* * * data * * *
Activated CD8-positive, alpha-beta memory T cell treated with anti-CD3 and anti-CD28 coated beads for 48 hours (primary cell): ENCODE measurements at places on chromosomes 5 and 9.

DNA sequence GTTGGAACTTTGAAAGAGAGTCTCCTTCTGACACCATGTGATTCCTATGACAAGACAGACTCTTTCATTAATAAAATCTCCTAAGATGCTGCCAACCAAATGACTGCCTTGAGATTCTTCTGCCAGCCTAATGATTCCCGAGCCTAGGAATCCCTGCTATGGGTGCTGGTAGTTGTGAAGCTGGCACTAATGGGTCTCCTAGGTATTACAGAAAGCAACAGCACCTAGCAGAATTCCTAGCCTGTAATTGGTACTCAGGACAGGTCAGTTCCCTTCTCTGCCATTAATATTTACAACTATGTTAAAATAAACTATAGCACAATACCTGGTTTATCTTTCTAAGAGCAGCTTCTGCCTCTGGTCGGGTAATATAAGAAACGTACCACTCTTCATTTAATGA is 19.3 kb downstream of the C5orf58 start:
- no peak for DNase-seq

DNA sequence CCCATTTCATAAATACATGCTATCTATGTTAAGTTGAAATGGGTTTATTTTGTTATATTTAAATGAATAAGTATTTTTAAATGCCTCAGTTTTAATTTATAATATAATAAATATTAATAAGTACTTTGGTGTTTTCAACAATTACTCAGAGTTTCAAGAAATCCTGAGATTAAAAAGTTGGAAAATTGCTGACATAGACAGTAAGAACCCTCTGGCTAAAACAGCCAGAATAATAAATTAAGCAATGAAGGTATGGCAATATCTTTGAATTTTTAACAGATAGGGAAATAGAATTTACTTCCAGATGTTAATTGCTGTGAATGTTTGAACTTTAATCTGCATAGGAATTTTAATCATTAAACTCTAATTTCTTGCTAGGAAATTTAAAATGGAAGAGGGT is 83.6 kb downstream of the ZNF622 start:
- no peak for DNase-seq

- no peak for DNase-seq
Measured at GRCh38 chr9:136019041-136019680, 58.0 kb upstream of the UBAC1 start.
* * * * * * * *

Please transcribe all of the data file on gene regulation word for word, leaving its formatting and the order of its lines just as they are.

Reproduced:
Activated CD8-positive, alpha-beta memory T cell treated with anti-CD3 and anti-CD28 coated beads for 48 hours (primary cell): ENCODE measurements at places on chromosomes 5 and 9.

DNA sequence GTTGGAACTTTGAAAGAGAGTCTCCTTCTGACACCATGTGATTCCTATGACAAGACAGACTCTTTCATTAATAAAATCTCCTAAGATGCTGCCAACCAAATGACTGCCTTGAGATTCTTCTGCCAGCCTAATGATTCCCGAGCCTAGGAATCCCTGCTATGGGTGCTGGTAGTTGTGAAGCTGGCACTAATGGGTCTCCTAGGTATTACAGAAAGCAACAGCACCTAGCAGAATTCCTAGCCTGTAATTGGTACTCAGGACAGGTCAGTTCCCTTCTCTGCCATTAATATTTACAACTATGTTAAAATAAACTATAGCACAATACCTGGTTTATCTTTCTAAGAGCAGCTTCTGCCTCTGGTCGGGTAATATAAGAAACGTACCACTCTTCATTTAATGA is 19.3 kb downstream of the C5orf58 start:
- no peak for DNase-seq

DNA sequence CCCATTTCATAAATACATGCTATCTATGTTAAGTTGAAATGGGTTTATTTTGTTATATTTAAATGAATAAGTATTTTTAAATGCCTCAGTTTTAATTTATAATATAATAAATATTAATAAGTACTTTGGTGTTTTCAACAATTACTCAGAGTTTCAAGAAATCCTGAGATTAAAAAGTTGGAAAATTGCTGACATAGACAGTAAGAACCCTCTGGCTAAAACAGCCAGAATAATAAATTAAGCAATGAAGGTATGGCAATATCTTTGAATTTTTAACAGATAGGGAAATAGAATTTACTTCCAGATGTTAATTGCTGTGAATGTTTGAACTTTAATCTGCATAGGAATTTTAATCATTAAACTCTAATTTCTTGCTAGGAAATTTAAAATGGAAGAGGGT is 83.6 kb downstream of the ZNF622 start:
- no peak for DNase-seq

- no peak for DNase-seq
Measured at GRCh38 chr9:136019041-136019680, 58.0 kb upstream of the UBAC1 start.